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What will the law firm of the future look like?
Will a robot take the place of the receptionist? Will smart software draft and review documents? Will attorneys appear virtually online and in courtrooms?
Actually, that's already happening. And so is a new law firm that takes it one step further.
Atrium, LLP, claims to be "the technology-first law firm of the future." Visit the website, and you will quickly realize you are not in traditional-law-firm Kansas anymore.
The landing page advertises "Legal Services for Startups" and introduces viewers to several entrepreneurs -- not lawyers. These people look like Silicon Valley regulars -- young, confident and happy. These are Atrium's clients.
The Atrium team members -- including many who are cut from the same tech mold -- are divided into two camps. Atrium LTS Team handles technology, and Atrium, LLP does law.
The lawyers practice law, initially focusing on start-up work, while the tech team handles the firm's operations, including marketing, workflows and client products. Reportedly, they will soon have closed nearly $300 million in start-up deals since they opened in June.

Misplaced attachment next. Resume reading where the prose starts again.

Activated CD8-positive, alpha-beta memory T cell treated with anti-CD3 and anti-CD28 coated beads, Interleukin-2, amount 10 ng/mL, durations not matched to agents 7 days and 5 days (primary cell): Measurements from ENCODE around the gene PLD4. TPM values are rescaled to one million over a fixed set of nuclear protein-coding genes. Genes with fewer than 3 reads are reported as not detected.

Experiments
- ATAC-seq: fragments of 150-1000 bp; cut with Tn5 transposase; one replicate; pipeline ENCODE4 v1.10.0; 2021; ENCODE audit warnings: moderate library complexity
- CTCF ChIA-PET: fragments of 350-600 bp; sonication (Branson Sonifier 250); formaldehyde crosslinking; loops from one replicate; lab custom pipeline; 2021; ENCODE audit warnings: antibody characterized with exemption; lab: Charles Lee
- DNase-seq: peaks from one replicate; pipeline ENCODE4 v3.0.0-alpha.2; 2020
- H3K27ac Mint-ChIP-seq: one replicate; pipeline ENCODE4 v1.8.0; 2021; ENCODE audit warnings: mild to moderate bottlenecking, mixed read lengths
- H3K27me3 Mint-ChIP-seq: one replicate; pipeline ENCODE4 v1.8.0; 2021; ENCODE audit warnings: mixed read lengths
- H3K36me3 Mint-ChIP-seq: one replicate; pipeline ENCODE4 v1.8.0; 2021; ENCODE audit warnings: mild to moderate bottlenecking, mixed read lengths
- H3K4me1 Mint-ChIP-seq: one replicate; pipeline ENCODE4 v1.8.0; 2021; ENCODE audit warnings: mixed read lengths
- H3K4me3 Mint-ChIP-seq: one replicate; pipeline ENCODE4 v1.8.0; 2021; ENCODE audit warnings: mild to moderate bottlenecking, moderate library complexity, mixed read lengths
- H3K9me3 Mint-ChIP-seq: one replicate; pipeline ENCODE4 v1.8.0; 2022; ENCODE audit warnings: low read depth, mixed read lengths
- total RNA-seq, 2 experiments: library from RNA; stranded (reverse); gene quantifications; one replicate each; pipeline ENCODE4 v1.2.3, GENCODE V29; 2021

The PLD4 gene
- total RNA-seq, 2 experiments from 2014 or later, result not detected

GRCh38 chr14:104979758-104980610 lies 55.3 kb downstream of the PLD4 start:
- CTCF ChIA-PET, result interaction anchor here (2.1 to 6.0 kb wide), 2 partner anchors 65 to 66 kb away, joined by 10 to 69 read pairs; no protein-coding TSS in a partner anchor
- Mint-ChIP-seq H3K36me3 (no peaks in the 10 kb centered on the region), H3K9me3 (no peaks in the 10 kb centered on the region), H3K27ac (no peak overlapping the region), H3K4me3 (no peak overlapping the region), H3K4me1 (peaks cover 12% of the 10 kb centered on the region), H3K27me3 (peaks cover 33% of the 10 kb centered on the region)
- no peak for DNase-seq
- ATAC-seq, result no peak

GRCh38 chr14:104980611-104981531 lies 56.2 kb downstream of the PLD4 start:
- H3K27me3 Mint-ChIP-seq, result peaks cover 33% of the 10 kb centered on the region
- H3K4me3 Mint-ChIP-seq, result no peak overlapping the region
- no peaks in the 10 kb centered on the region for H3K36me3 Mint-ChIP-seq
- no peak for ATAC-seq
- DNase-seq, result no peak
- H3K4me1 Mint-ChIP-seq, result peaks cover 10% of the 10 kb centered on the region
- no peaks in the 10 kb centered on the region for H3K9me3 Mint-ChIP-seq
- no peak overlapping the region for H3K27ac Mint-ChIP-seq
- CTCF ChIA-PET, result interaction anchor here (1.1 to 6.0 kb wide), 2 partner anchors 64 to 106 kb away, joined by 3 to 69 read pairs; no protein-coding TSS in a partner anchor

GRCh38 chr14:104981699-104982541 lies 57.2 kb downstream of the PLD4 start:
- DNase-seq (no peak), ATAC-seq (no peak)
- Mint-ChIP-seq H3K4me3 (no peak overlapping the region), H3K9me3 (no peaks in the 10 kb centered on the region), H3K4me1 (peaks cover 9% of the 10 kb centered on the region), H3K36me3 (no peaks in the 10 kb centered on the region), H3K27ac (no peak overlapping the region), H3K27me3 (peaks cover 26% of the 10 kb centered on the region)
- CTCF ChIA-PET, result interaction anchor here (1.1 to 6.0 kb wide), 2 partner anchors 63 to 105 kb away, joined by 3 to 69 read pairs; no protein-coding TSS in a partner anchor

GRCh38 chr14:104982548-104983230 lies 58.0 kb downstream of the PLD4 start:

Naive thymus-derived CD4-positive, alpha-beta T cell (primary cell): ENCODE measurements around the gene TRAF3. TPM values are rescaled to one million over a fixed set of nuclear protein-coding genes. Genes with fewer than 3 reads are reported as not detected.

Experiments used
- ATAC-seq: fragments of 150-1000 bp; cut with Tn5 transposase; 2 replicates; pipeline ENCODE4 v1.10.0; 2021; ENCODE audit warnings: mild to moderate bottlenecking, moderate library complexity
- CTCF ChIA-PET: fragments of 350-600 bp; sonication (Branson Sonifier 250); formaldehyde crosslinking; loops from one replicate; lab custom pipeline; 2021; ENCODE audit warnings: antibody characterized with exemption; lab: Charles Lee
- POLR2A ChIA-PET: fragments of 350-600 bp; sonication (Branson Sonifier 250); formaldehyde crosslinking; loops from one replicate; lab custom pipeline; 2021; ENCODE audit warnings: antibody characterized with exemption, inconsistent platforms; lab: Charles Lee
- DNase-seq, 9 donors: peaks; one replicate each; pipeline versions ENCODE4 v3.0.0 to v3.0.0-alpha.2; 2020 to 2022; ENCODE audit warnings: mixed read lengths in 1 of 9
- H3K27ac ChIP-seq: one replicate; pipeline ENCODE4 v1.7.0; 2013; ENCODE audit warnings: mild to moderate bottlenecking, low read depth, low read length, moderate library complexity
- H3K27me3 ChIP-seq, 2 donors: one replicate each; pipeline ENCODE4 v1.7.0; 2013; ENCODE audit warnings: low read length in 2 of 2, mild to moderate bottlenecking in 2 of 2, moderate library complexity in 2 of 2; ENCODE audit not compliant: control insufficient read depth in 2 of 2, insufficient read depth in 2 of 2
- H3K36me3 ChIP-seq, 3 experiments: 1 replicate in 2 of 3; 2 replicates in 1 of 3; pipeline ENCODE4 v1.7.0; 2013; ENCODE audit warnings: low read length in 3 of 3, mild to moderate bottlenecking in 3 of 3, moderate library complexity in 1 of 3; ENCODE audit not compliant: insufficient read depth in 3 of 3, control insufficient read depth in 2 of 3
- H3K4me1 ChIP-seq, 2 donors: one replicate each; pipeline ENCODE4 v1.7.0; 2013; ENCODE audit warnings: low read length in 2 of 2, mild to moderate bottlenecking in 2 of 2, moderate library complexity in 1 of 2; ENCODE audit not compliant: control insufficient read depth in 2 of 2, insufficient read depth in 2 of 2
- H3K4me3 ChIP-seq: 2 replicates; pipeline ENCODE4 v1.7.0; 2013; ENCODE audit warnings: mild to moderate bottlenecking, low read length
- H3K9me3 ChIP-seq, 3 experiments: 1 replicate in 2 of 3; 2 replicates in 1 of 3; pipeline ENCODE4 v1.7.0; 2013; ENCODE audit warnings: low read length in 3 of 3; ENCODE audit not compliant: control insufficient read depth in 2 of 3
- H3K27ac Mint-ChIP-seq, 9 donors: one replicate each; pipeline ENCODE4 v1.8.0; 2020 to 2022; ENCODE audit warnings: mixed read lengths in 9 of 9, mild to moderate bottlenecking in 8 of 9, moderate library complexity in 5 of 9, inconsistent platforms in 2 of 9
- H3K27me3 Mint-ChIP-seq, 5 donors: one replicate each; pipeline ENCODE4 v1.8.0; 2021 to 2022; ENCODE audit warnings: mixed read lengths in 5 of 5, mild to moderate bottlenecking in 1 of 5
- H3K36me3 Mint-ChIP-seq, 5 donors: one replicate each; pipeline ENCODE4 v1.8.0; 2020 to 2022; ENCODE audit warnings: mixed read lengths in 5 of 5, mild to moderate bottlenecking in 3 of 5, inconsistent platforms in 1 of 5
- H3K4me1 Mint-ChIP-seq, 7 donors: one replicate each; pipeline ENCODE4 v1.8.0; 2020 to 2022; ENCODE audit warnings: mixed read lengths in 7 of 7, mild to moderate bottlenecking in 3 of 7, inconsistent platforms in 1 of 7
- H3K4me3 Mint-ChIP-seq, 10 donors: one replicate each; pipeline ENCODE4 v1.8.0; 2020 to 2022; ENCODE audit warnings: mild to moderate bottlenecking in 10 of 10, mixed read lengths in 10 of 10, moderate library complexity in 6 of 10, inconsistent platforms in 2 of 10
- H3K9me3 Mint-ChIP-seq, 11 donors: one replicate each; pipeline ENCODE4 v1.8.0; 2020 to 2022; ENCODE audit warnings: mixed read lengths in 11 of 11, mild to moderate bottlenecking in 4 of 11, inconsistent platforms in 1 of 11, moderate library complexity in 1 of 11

Founders All, Lawyers Some
Justin Kan, Augie Rakow, Bebe Chueh and Chris Smoak co-founded the business. Rakow and Chueh are the lawyers in the group; Smoak is an entrepreneur and software engineer.
Kan, who started and sold his live-streaming sites to Amazon for nearly $1 billion, is the driving force behind the enterprise. He is not a lawyer, but he saw the potential for making technology and legal services work together when he raised $10.5 million for the start-up.
"Why don't law firms use project management software to track where they are in the process of completing a deal and let customers see that?" he posed in an interview with TechCrunch.
The firm will also break the traditional law firm mold by offering fixed rates only -- no hourlies. Is that what the future law firm will look like?